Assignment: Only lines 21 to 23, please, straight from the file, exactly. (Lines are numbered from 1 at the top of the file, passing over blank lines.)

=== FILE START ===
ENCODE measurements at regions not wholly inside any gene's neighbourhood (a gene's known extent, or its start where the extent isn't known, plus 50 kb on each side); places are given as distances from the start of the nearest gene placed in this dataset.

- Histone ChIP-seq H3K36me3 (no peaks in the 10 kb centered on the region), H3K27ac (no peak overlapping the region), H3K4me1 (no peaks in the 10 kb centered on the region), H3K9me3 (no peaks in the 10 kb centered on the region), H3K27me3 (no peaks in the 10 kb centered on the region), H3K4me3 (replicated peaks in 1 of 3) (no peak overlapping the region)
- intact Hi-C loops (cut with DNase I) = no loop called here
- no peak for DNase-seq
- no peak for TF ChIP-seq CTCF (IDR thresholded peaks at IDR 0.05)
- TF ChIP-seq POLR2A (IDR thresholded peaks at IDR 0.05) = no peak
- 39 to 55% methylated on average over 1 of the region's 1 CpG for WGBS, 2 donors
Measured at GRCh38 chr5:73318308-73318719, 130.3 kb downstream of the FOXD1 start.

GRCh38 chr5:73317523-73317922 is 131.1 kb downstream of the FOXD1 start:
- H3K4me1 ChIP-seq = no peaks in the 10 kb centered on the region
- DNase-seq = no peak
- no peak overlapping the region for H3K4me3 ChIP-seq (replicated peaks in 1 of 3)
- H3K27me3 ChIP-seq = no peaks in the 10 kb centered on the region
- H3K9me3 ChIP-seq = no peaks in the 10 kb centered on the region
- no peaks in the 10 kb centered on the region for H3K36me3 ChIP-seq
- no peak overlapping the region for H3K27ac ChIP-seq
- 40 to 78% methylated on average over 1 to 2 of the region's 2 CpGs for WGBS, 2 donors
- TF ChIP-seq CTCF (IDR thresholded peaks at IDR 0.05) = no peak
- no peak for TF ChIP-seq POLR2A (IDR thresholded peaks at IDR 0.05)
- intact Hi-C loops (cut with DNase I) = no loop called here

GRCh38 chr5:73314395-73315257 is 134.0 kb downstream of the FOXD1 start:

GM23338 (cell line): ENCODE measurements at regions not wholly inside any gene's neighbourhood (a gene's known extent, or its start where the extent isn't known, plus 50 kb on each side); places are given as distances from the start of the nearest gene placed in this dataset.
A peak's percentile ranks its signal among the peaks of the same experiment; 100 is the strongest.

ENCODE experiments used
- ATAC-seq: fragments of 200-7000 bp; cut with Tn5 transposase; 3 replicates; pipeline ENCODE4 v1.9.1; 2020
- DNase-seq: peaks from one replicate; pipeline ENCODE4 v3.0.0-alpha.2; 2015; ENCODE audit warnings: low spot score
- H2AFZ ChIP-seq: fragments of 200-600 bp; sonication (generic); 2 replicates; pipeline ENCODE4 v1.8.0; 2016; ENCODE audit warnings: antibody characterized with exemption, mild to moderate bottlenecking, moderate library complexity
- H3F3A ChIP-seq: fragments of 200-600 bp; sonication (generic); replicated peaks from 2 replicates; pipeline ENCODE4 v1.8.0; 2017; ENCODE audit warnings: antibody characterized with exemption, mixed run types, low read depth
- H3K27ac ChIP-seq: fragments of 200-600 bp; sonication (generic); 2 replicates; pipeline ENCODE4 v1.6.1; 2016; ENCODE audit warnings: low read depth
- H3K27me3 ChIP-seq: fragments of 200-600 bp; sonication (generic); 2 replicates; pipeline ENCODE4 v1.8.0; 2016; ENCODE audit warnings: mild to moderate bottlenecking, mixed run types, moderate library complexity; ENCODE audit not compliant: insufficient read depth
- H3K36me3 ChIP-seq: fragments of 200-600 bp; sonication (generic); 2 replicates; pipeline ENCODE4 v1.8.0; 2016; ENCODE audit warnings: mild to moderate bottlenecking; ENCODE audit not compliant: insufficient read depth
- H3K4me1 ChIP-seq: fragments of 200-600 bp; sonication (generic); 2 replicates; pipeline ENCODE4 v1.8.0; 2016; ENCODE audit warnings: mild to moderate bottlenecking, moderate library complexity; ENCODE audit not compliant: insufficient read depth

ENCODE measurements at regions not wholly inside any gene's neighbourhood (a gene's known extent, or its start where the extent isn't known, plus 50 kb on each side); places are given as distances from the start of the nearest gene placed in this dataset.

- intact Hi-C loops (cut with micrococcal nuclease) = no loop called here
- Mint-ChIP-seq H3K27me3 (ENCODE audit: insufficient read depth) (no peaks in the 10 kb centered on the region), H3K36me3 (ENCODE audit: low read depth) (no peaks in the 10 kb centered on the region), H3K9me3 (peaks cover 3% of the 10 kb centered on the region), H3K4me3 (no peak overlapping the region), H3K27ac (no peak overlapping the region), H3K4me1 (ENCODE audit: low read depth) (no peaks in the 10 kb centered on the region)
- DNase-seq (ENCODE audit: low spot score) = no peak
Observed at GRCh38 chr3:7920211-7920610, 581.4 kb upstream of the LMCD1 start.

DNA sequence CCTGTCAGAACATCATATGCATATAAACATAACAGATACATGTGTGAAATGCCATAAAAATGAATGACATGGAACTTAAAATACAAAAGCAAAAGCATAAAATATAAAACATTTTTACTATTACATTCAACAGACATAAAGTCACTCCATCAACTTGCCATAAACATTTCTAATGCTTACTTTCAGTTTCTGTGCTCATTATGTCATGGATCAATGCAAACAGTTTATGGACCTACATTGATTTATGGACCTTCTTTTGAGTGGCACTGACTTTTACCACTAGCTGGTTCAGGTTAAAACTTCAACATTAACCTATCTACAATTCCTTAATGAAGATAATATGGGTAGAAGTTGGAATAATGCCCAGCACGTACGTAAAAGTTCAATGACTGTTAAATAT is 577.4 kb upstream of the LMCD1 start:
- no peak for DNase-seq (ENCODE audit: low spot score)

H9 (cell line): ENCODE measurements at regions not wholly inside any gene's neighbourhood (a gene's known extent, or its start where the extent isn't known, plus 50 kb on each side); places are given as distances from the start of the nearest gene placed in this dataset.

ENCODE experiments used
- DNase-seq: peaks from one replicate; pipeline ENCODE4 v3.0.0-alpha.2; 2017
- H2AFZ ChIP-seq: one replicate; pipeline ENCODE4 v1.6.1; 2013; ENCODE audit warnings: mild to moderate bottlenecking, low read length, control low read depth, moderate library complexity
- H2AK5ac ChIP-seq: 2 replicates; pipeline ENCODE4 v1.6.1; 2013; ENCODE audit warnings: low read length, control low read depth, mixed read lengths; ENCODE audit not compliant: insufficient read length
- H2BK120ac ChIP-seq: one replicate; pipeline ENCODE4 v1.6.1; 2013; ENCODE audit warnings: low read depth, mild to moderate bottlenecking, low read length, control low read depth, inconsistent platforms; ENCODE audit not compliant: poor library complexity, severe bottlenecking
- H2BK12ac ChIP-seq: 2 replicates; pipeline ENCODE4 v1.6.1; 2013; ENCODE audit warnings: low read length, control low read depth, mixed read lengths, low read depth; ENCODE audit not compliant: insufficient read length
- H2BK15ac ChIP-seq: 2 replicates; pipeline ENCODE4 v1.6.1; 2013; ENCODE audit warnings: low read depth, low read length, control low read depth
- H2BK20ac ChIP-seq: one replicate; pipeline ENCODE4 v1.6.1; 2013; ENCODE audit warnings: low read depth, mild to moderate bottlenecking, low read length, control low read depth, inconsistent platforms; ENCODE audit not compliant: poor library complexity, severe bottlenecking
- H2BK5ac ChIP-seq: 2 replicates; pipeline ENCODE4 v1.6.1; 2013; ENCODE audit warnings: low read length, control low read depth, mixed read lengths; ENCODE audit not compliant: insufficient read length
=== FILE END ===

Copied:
GRCh38 chr5:73314395-73315257 is 134.0 kb downstream of the FOXD1 start:

GM23338 (cell line): ENCODE measurements at regions not wholly inside any gene's neighbourhood (a gene's known extent, or its start where the extent isn't known, plus 50 kb on each side); places are given as distances from the start of the nearest gene placed in this dataset.
A peak's percentile ranks its signal among the peaks of the same experiment; 100 is the strongest.